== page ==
Emily Trussler '18MS, '18C Presents at the European Nutrition Conference in Dublin
The support I had from Simmons students and faculty truly built my confidence from the ground up — this allowed me to attempt tasks and career moves that I never would have believed I could tackle otherwise.
Why did you decide to attend Simmons?
After graduating college with an undergraduate degree in anthropology, and testing the waters in the areas of museum management and education, I finally decided that nutrition was the perfect path for me – after all, it combines culture, education, science, and health all in one. After hearing about Simmons from two enthusiastic alumnae, I soon learned that it is renowned for its excellent support system and focus on marketable skills. What is more, it is the only program I found that provided an entrance into the field of nutrition for those who had degrees in other fields. Not only an entrance, in fact, but a warm welcome and respect for the knowledge and experience that “first careers” provided new RDs-to-be.
What inspired you to pursue a career in Nutrition?
Having been a committed vegetarian in high school and college, I certainly always had a natural interest in the benefits of food for health and fuel. I think, however, that what drew me to this career path was that it is so multi-faceted — it not only provides the opportunity to study and engage with the latest science, but also expects its practitioners to educate and support its clients in applying the research and promoting true, sustainable change. Every class I took at Simmons showed me a new angle from which you can study and apply nutritional science, and I continue to learn of its incredible effects now in my career as a clinical dietitian.
What do you find most rewarding about your work?
As an inpatient clinical dietitian specializing in Medicine and Oncology at Brigham & Women’s Hospital, I'm constantly faced with new situations and challenges. Sometimes, these are medical – a patient with numerous complex conditions affect absorption and metabolism; other times, they lie in fostering learning and change in patients facing new and frightening diagnoses. In both cases, I find that I have the opportunity to work as a valued team member and assist patients in coping with the many challenges of disease and treatment, while also gaining new insight from the great minds in the nutrition department and hospital as a whole.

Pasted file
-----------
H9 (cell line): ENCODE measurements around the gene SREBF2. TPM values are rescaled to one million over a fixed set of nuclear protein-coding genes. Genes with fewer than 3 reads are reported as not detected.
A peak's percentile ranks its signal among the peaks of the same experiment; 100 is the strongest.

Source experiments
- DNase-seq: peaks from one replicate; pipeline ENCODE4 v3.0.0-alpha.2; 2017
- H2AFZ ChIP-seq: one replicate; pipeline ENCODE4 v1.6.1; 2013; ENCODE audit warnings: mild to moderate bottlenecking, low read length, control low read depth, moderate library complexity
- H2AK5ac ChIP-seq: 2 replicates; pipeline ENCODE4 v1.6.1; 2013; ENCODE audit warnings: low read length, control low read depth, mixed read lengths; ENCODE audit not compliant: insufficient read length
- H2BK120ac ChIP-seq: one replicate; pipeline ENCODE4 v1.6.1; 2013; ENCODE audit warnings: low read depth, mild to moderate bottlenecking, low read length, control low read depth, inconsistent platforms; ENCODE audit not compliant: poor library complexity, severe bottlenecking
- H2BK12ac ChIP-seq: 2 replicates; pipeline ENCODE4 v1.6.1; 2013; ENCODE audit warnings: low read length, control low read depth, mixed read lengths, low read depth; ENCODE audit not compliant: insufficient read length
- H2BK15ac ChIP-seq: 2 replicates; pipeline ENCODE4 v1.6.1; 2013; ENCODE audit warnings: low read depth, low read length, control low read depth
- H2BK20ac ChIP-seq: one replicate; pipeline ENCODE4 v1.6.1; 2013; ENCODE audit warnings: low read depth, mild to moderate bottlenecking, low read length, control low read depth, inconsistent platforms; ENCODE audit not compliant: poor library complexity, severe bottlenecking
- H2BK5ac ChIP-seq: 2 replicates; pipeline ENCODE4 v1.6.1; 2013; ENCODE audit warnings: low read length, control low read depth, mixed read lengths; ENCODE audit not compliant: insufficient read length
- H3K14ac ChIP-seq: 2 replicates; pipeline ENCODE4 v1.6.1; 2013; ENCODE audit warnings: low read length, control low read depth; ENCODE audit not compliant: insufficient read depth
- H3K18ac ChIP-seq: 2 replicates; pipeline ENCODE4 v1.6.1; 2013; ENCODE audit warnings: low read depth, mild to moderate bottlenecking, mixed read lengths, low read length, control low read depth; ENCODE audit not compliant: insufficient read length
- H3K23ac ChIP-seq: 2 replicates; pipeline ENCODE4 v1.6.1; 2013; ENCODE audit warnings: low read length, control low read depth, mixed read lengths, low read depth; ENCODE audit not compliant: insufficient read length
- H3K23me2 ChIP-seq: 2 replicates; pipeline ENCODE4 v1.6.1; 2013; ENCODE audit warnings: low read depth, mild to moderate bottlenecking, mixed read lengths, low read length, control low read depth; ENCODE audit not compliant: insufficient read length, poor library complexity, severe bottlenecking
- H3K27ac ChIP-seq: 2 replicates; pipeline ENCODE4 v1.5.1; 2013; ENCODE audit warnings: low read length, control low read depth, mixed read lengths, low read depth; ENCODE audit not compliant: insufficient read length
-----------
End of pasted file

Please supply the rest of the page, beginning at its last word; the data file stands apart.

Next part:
What leadership skills did you learn at Simmons that have helped you succeed in your career?
Simmons fosters a belief in yourself and your abilities. While it might sound clichéd, it really is the difference between “why me?” and “why not me?” When I was an undergraduate, I never thought that I would present my research at an international conference or work in a world-renowned institution. The support I had from Simmons students and faculty truly built my confidence from the ground up — this allowed me to attempt tasks and career moves that I never would have believed I could tackle otherwise.
What was it like receiving the accolade of Intern of the Year?
It was a completely unexpected honor! As they read the award description, I could easily have attributed the traits described to any of my wonderful fellow interns. What meant the most to me, however, was that I received the award for two main reasons: first, my ability to perform a good nutrition-focused physical exam (which detects muscle and fat wasting as well as other signs of malnutrition), and second that I was able to develop rapport with my patients and put them at ease. Those are two things that I'm truly proud of.
What was it like presenting it at the European Nutrition Conference?
My MS thesis, written with my wonderful thesis partner Julia Navon, MS, RD, LDN (and Intern of the Year at MGH!) examined the relationship between vitamin D deficiency and prediabetes among Americans aged 50+ in the NHANES cohort. With the help of our excellent thesis advisors Dr. Elizabeth Metallinos-Katsaras, Dr. Rachele Pojednic, and Dr. Elizabeth Colavito-Siu, we discovered that deficiency in this sunshine vitamin does indeed significantly increase the likelihood of prediabetes.
Presenting this information at the European Nutrition Conference in Dublin, Ireland was an unforgettable experience. I loved getting to delve into the latest research and debates regarding obesity and nutrition with some of the best minds in the field. I was lucky enough to have my thesis partner Julia and Dr. Lisa Brown with me to discuss all of the new information and perspectives raised by the various speakers.